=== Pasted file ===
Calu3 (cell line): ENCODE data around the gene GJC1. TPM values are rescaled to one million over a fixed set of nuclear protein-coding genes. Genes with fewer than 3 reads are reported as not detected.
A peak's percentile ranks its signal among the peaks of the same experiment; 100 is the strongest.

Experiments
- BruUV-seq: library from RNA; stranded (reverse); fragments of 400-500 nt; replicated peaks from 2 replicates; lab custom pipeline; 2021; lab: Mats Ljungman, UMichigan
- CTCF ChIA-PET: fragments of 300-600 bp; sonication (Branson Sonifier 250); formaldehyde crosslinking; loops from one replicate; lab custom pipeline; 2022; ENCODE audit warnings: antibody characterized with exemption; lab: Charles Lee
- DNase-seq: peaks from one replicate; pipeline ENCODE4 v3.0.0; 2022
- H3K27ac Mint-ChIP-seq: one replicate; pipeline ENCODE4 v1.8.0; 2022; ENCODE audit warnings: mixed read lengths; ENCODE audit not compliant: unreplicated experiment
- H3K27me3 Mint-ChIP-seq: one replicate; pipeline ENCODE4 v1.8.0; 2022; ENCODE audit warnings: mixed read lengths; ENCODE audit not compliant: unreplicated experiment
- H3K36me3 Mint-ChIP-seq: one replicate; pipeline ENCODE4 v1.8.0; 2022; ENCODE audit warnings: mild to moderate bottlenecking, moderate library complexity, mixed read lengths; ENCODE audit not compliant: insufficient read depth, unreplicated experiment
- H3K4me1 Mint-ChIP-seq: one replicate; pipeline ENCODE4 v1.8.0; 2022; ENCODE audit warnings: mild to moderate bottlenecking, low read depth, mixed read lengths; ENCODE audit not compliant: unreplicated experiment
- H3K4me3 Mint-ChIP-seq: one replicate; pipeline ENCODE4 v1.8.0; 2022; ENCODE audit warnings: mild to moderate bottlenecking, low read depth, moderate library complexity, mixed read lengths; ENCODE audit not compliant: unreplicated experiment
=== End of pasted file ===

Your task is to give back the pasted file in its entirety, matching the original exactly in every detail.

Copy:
Calu3 (cell line): ENCODE data around the gene GJC1. TPM values are rescaled to one million over a fixed set of nuclear protein-coding genes. Genes with fewer than 3 reads are reported as not detected.
A peak's percentile ranks its signal among the peaks of the same experiment; 100 is the strongest.

Experiments
- BruUV-seq: library from RNA; stranded (reverse); fragments of 400-500 nt; replicated peaks from 2 replicates; lab custom pipeline; 2021; lab: Mats Ljungman, UMichigan
- CTCF ChIA-PET: fragments of 300-600 bp; sonication (Branson Sonifier 250); formaldehyde crosslinking; loops from one replicate; lab custom pipeline; 2022; ENCODE audit warnings: antibody characterized with exemption; lab: Charles Lee
- DNase-seq: peaks from one replicate; pipeline ENCODE4 v3.0.0; 2022
- H3K27ac Mint-ChIP-seq: one replicate; pipeline ENCODE4 v1.8.0; 2022; ENCODE audit warnings: mixed read lengths; ENCODE audit not compliant: unreplicated experiment
- H3K27me3 Mint-ChIP-seq: one replicate; pipeline ENCODE4 v1.8.0; 2022; ENCODE audit warnings: mixed read lengths; ENCODE audit not compliant: unreplicated experiment
- H3K36me3 Mint-ChIP-seq: one replicate; pipeline ENCODE4 v1.8.0; 2022; ENCODE audit warnings: mild to moderate bottlenecking, moderate library complexity, mixed read lengths; ENCODE audit not compliant: insufficient read depth, unreplicated experiment
- H3K4me1 Mint-ChIP-seq: one replicate; pipeline ENCODE4 v1.8.0; 2022; ENCODE audit warnings: mild to moderate bottlenecking, low read depth, mixed read lengths; ENCODE audit not compliant: unreplicated experiment
- H3K4me3 Mint-ChIP-seq: one replicate; pipeline ENCODE4 v1.8.0; 2022; ENCODE audit warnings: mild to moderate bottlenecking, low read depth, moderate library complexity, mixed read lengths; ENCODE audit not compliant: unreplicated experiment